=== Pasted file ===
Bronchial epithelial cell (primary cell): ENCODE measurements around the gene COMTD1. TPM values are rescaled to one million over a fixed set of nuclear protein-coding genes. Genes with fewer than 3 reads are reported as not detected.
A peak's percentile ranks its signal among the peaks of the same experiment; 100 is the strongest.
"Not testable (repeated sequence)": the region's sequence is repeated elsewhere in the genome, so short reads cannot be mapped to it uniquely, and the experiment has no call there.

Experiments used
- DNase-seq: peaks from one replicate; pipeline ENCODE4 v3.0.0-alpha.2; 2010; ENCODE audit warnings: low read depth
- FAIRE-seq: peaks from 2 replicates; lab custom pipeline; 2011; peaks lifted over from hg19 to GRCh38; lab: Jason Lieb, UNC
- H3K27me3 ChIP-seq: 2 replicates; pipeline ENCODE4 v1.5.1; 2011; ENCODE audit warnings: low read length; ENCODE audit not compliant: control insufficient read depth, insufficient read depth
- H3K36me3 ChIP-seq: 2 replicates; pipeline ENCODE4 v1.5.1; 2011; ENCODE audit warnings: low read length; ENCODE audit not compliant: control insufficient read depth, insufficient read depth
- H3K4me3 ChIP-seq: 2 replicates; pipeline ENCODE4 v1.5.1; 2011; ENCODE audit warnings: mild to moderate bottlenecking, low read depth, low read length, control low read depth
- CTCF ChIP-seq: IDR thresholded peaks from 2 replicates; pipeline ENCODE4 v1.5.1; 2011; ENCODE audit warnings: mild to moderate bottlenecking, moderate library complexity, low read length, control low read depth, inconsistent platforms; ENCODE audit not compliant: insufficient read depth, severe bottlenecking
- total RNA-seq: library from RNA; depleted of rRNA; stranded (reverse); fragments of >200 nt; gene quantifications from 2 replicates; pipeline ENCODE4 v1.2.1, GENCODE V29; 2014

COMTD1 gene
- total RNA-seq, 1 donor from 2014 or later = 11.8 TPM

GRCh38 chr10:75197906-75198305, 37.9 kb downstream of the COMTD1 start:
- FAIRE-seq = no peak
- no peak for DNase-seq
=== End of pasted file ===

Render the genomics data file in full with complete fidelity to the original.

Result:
Bronchial epithelial cell (primary cell): ENCODE measurements around the gene COMTD1. TPM values are rescaled to one million over a fixed set of nuclear protein-coding genes. Genes with fewer than 3 reads are reported as not detected.
A peak's percentile ranks its signal among the peaks of the same experiment; 100 is the strongest.
"Not testable (repeated sequence)": the region's sequence is repeated elsewhere in the genome, so short reads cannot be mapped to it uniquely, and the experiment has no call there.

Experiments used
- DNase-seq: peaks from one replicate; pipeline ENCODE4 v3.0.0-alpha.2; 2010; ENCODE audit warnings: low read depth
- FAIRE-seq: peaks from 2 replicates; lab custom pipeline; 2011; peaks lifted over from hg19 to GRCh38; lab: Jason Lieb, UNC
- H3K27me3 ChIP-seq: 2 replicates; pipeline ENCODE4 v1.5.1; 2011; ENCODE audit warnings: low read length; ENCODE audit not compliant: control insufficient read depth, insufficient read depth
- H3K36me3 ChIP-seq: 2 replicates; pipeline ENCODE4 v1.5.1; 2011; ENCODE audit warnings: low read length; ENCODE audit not compliant: control insufficient read depth, insufficient read depth
- H3K4me3 ChIP-seq: 2 replicates; pipeline ENCODE4 v1.5.1; 2011; ENCODE audit warnings: mild to moderate bottlenecking, low read depth, low read length, control low read depth
- CTCF ChIP-seq: IDR thresholded peaks from 2 replicates; pipeline ENCODE4 v1.5.1; 2011; ENCODE audit warnings: mild to moderate bottlenecking, moderate library complexity, low read length, control low read depth, inconsistent platforms; ENCODE audit not compliant: insufficient read depth, severe bottlenecking
- total RNA-seq: library from RNA; depleted of rRNA; stranded (reverse); fragments of >200 nt; gene quantifications from 2 replicates; pipeline ENCODE4 v1.2.1, GENCODE V29; 2014

COMTD1 gene
- total RNA-seq, 1 donor from 2014 or later = 11.8 TPM

GRCh38 chr10:75197906-75198305, 37.9 kb downstream of the COMTD1 start:
- FAIRE-seq = no peak
- no peak for DNase-seq